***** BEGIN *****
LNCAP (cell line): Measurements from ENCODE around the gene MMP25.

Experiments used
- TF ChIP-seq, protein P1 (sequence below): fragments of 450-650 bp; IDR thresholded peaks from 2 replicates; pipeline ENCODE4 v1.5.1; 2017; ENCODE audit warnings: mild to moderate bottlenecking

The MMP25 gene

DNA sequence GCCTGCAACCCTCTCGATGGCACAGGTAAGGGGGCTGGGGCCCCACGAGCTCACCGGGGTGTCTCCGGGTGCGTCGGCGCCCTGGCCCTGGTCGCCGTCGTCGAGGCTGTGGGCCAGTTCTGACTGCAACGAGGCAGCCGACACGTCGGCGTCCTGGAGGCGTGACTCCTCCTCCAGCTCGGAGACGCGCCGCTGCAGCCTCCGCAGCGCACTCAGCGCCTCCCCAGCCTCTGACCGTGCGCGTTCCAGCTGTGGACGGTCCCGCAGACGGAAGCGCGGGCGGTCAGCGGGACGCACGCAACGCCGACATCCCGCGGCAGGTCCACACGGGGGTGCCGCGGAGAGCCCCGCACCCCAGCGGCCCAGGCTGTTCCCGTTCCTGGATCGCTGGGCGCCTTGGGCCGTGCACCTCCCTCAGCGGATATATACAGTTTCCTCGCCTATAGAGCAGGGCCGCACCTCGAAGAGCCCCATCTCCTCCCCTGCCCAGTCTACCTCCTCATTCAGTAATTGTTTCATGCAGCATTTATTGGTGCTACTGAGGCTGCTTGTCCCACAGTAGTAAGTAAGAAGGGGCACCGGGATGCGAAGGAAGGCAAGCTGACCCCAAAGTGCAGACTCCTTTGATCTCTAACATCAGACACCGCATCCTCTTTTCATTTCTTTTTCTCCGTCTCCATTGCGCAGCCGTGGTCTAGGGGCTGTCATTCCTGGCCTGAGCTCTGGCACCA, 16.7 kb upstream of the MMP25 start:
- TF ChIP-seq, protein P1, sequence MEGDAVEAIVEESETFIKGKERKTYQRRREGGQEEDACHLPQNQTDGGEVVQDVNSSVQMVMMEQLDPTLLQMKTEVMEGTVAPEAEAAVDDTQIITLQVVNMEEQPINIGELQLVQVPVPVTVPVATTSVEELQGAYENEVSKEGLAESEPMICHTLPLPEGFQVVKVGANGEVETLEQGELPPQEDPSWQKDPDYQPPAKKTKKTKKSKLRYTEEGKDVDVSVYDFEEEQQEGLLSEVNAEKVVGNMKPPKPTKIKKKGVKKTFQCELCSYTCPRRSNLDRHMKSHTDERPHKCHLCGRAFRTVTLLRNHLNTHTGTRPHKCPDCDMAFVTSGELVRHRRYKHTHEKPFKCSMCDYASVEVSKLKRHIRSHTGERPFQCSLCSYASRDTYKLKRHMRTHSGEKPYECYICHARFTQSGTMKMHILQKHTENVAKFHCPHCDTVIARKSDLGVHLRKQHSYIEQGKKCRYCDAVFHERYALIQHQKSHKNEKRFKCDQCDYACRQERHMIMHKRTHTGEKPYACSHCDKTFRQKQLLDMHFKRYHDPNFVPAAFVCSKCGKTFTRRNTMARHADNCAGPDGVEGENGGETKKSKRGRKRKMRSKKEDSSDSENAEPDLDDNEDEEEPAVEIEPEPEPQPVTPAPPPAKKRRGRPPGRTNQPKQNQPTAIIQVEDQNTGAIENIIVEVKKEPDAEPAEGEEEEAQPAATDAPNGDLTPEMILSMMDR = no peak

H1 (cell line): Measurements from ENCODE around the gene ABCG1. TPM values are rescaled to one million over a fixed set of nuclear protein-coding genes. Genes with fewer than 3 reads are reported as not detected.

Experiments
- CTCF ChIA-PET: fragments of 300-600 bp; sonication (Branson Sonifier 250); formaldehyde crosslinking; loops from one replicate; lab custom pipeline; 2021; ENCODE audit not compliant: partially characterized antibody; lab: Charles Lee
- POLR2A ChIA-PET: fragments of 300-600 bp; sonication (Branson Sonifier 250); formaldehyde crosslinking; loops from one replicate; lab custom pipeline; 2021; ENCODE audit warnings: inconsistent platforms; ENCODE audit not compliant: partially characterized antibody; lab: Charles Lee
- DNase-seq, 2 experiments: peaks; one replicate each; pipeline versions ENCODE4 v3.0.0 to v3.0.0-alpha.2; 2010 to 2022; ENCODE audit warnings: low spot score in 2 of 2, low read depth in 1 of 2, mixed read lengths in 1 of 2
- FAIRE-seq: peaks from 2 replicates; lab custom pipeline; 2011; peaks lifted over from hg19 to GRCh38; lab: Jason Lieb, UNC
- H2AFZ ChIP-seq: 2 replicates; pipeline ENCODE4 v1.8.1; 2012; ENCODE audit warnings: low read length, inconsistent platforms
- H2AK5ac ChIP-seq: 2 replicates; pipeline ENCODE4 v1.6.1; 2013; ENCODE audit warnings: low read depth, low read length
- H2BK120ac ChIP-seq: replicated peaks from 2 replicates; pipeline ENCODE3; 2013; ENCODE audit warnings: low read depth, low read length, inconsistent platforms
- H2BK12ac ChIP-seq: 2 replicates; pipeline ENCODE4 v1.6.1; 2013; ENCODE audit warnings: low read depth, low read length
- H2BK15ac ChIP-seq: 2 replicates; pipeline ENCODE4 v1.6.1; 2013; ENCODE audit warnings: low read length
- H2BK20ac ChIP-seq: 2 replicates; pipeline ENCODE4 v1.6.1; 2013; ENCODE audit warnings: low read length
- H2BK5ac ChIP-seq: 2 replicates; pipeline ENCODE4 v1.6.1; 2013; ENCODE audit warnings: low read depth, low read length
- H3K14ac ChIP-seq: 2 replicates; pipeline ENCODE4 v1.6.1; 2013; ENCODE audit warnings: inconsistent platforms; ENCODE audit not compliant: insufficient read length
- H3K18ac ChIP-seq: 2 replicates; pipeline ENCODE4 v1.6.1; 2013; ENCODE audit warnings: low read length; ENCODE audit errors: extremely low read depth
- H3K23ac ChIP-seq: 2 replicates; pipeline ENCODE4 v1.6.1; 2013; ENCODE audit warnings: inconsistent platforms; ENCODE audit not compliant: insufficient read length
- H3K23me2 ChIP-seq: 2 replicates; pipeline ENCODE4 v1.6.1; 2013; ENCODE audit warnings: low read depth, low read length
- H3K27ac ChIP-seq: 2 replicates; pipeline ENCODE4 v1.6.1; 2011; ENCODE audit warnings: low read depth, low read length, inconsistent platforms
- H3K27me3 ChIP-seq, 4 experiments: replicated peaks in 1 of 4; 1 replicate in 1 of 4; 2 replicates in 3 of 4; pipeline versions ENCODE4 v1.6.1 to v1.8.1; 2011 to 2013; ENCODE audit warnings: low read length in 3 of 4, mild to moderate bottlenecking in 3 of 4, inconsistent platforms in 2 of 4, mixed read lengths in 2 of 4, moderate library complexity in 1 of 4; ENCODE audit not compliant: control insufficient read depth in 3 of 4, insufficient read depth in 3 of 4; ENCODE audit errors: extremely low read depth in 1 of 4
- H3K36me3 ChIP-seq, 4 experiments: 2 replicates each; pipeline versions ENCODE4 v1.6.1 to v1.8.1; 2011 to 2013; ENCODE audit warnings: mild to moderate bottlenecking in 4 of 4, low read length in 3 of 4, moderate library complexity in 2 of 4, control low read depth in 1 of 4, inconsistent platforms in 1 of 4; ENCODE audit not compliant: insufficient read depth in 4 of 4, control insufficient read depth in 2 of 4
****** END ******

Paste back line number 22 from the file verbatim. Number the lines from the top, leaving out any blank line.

- H3K23ac ChIP-seq: 2 replicates; pipeline ENCODE4 v1.6.1; 2013; ENCODE audit warnings: inconsistent platforms; ENCODE audit not compliant: insufficient read length